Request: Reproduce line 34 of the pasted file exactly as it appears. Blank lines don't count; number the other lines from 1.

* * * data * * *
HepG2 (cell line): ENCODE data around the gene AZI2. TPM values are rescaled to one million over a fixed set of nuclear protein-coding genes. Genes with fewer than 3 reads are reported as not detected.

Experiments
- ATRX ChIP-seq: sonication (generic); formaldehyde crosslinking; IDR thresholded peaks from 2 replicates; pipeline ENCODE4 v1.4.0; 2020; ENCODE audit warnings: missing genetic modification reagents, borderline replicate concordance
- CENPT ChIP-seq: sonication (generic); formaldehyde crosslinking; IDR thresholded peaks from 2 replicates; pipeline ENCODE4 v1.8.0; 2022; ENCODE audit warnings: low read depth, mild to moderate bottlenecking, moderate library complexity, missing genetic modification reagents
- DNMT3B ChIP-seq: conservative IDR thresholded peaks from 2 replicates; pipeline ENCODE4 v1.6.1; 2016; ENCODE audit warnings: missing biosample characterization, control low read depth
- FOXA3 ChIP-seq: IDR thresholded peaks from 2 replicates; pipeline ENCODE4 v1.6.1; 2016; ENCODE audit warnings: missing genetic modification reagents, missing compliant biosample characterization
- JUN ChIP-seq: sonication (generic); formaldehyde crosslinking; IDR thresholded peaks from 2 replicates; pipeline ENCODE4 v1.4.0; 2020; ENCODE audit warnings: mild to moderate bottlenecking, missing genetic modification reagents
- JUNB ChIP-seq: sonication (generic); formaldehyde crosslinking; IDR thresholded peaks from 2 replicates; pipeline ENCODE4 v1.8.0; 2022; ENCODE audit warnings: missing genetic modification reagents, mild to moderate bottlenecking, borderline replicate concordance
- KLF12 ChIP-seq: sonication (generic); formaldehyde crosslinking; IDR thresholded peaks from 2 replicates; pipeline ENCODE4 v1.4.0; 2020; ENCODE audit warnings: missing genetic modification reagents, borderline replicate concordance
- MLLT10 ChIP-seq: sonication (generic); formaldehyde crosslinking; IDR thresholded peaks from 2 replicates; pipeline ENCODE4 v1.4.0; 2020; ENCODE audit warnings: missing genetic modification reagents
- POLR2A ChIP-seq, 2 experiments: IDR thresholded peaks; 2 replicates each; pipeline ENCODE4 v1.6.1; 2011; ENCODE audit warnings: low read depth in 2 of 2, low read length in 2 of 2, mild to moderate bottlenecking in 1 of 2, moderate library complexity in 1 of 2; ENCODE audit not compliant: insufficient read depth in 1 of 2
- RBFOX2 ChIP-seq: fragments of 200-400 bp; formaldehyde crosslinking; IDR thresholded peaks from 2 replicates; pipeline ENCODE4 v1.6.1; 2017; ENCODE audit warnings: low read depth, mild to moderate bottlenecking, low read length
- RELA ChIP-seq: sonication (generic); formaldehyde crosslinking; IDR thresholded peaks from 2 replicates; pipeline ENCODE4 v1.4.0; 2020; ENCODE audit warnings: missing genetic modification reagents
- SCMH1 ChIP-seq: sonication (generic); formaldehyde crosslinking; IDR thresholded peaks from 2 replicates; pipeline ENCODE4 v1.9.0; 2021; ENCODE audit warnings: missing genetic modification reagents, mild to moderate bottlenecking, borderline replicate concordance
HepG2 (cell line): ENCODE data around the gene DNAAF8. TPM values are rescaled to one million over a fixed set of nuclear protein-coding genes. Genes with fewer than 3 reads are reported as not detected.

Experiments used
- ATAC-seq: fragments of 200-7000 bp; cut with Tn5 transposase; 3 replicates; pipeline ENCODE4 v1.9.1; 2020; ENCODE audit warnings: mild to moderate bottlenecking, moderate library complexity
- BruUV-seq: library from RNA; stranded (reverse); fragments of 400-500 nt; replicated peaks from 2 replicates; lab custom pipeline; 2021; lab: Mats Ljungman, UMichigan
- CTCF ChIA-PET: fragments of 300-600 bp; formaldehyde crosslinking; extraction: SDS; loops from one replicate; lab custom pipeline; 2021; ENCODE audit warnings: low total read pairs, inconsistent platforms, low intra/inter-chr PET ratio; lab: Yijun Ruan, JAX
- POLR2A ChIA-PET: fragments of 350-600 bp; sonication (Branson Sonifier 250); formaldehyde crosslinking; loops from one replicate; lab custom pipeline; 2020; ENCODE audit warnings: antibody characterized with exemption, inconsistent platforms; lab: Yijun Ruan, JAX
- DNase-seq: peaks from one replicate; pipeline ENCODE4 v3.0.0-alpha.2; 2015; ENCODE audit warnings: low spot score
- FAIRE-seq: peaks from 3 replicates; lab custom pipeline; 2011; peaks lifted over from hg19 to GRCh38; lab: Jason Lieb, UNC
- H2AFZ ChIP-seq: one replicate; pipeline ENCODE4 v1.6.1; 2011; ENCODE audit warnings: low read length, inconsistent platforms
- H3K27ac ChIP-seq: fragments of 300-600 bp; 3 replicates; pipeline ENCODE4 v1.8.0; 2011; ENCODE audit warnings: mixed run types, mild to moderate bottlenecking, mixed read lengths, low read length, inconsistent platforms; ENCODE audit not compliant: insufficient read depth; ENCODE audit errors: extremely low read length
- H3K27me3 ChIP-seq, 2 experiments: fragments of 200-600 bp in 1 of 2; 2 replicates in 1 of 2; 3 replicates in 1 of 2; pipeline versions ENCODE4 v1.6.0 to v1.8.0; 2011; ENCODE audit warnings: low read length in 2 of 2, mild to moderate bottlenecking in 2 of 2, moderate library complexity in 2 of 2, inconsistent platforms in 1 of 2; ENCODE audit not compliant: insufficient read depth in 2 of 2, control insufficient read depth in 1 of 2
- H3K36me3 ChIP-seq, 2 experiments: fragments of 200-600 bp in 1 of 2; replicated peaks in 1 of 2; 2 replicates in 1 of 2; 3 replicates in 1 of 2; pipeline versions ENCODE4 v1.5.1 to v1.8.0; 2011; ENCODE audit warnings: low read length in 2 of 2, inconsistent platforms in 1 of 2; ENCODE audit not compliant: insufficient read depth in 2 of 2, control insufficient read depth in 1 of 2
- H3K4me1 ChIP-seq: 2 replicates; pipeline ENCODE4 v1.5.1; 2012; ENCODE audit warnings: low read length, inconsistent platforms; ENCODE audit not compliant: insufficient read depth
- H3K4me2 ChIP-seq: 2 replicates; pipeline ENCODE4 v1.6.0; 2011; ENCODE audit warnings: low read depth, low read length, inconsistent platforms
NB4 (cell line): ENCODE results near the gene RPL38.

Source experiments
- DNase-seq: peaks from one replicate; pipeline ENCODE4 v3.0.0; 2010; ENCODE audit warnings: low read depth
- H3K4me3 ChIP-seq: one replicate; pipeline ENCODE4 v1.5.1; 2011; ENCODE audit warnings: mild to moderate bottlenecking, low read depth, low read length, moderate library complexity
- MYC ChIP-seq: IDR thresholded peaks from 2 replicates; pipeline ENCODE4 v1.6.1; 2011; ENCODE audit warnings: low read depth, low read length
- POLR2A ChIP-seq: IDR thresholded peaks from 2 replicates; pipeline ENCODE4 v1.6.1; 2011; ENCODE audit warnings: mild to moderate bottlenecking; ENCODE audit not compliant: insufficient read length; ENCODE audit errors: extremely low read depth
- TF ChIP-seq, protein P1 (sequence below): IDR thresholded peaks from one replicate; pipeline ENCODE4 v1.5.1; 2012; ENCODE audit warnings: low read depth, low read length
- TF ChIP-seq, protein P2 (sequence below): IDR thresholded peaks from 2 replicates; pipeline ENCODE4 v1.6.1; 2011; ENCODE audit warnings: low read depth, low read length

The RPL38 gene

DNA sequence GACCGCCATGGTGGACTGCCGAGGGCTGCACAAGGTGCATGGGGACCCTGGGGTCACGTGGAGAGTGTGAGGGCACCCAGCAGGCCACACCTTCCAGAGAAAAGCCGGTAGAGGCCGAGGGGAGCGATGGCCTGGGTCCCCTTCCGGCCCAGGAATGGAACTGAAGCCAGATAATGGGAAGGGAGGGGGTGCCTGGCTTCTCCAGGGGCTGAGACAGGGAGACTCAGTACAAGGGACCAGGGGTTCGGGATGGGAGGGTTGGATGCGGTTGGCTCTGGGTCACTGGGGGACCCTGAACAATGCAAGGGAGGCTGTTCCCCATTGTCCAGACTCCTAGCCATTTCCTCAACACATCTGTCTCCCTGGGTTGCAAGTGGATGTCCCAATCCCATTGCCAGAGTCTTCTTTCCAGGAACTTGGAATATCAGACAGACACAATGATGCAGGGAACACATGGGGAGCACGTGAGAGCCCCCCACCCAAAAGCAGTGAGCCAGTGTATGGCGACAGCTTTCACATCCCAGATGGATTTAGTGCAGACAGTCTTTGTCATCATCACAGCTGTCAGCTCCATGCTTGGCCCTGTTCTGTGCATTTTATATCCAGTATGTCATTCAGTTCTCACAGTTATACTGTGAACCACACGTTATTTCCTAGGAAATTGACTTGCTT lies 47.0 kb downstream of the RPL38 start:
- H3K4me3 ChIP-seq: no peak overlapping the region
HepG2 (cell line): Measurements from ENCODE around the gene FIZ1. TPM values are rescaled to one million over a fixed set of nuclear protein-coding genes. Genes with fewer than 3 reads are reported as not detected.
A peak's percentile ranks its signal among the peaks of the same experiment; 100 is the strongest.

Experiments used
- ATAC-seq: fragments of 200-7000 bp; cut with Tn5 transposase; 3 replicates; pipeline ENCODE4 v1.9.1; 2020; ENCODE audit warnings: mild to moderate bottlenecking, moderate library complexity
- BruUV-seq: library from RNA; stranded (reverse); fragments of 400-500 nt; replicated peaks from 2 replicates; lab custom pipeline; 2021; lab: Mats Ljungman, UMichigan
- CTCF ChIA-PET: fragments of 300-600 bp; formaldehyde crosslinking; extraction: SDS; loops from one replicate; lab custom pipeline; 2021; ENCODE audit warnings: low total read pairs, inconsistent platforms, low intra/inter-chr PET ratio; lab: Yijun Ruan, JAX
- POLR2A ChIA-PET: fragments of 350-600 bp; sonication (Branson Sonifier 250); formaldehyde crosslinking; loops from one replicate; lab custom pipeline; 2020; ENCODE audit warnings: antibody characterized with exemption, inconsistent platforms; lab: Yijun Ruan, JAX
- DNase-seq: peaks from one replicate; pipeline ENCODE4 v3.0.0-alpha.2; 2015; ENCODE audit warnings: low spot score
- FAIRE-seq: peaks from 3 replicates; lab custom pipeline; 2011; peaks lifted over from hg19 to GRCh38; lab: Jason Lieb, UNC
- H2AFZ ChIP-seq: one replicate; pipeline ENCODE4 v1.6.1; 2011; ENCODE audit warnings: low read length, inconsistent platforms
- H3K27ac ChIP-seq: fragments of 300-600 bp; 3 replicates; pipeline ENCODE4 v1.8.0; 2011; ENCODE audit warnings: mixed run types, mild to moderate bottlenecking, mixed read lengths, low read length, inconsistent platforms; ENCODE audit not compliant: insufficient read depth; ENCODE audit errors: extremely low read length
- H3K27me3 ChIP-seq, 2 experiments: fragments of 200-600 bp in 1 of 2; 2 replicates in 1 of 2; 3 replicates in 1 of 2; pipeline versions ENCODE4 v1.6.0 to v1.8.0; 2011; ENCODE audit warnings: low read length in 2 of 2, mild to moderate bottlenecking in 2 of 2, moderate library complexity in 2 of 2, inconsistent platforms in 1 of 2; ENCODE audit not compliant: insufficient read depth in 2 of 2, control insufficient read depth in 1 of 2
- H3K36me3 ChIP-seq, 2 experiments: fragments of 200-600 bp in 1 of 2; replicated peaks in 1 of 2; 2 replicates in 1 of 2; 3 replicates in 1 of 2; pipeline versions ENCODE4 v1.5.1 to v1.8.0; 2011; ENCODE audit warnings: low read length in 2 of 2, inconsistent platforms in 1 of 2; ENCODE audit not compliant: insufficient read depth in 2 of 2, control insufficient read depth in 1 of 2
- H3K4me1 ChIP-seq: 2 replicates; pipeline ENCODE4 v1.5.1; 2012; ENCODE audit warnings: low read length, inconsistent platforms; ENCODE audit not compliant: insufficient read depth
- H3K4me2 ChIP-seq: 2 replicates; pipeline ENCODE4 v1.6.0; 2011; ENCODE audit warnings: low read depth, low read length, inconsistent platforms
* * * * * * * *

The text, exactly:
- POLR2A ChIP-seq: IDR thresholded peaks from 2 replicates; pipeline ENCODE4 v1.6.1; 2011; ENCODE audit warnings: mild to moderate bottlenecking; ENCODE audit not compliant: insufficient read length; ENCODE audit errors: extremely low read depth